Patients with MDR-TB from KSD were identified from EDRWeb, a national electronic drug-resistant TB treatment database with the following data elements: name, sex, age, address, HIV and antiretroviral treatment (ART), and date of treatment initiation. TB diagnostic results were obtained from the National Health Laboratory Services (NHLS), patient files and private laboratories. The date of diagnosis of MDR-TB was the date of issue to the clinic of the diagnostic laboratory report by Xpert, LPA or culture/phenotypic DST. The diagnosis of MDR-TB was made on the initial diagnostic test result after which a patient was initiated on treatment. Subsequent tests were not reported on in this study. A printout of results was obtained to ensure that the date of the first report was captured correctly except for five results where the date of issue was recorded in the patients’ files. Patients with extensively drug resistant (XDR-TB) were also included as they were initially classified as MDR-TB until the results of extended resistance testing were available.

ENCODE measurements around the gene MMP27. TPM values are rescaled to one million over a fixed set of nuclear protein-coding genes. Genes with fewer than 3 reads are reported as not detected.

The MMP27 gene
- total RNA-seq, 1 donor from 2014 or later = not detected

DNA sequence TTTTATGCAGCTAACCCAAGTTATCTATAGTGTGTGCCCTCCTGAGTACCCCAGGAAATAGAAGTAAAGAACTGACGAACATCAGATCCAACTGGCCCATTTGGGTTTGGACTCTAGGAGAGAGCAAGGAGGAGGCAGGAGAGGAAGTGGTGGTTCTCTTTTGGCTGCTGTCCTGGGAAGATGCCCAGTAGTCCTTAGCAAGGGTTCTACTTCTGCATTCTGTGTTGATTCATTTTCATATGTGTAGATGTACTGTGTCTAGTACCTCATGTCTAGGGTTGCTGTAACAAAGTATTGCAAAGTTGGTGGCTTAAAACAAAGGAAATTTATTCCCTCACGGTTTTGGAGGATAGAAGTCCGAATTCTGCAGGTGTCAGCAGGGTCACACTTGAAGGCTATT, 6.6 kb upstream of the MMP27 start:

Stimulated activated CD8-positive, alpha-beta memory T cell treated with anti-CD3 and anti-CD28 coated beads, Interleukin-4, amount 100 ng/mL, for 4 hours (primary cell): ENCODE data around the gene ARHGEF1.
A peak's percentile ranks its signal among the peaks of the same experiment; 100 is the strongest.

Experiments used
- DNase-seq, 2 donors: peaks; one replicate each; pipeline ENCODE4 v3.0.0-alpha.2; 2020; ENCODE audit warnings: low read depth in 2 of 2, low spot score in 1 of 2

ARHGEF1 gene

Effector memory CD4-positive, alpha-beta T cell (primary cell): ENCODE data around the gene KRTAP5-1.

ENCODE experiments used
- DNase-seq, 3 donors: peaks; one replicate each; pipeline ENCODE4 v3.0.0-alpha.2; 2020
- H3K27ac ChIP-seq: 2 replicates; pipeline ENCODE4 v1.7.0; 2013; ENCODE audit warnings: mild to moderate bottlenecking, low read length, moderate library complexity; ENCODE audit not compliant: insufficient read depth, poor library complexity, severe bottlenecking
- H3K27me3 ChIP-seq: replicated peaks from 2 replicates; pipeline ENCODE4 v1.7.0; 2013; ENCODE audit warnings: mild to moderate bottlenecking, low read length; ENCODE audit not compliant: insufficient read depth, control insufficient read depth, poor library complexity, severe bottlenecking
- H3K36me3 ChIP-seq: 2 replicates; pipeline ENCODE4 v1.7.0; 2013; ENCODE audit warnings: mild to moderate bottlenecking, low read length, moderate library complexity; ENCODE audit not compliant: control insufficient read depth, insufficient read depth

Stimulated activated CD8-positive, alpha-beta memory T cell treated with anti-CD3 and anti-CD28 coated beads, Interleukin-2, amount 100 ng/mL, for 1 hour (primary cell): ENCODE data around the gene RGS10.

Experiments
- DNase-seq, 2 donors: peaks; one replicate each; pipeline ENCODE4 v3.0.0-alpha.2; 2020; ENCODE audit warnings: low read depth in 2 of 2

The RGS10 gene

As it was not possible to obtain the dates of sputum collection from facility registers (due to logistical challenges, including many facilities over a wide area, poor gravel roads and funding), the date of sputum registration at the laboratory was taken as a proxy for the date of sputum collection. There are daily (Monday to Friday) courier collections to transport specimens from primary care facilities to the hospital laboratories in the sub-district. All patients had access to Xpert, TB culture and LPA. Xpert was done in the two public hospitals and in the private hospital laboratories. Specimens for TB culture were sent to a centralised laboratory in KSD and those for LPA to a provincial centre in Port Elizabeth.

Statistical analysis